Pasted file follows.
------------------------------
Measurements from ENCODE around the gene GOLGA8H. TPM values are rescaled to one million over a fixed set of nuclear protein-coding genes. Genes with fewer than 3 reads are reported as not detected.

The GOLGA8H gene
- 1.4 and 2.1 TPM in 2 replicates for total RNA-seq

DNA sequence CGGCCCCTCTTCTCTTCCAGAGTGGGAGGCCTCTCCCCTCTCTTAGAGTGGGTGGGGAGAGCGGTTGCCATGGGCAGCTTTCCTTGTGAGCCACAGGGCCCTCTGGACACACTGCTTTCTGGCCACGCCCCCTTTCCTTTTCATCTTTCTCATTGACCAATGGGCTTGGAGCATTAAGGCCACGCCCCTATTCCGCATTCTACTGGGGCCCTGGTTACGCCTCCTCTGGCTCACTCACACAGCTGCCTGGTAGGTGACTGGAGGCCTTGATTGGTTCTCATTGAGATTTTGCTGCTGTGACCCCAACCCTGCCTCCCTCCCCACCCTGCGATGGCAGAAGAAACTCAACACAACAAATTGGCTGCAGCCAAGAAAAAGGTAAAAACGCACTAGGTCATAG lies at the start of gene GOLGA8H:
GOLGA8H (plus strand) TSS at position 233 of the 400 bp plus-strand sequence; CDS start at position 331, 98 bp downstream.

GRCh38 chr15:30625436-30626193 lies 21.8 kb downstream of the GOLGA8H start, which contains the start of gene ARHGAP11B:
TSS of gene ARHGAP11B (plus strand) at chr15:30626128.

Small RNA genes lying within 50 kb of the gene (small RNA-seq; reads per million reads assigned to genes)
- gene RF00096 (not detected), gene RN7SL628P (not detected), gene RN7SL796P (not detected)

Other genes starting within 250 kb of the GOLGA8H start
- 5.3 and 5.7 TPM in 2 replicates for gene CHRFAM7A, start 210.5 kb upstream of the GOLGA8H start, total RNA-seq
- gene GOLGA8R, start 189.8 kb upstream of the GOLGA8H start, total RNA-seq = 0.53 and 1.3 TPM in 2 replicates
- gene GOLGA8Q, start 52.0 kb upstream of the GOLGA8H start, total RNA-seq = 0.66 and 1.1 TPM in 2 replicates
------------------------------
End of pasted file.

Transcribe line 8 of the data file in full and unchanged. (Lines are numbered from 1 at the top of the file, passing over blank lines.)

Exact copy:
Small RNA genes lying within 50 kb of the gene (small RNA-seq; reads per million reads assigned to genes)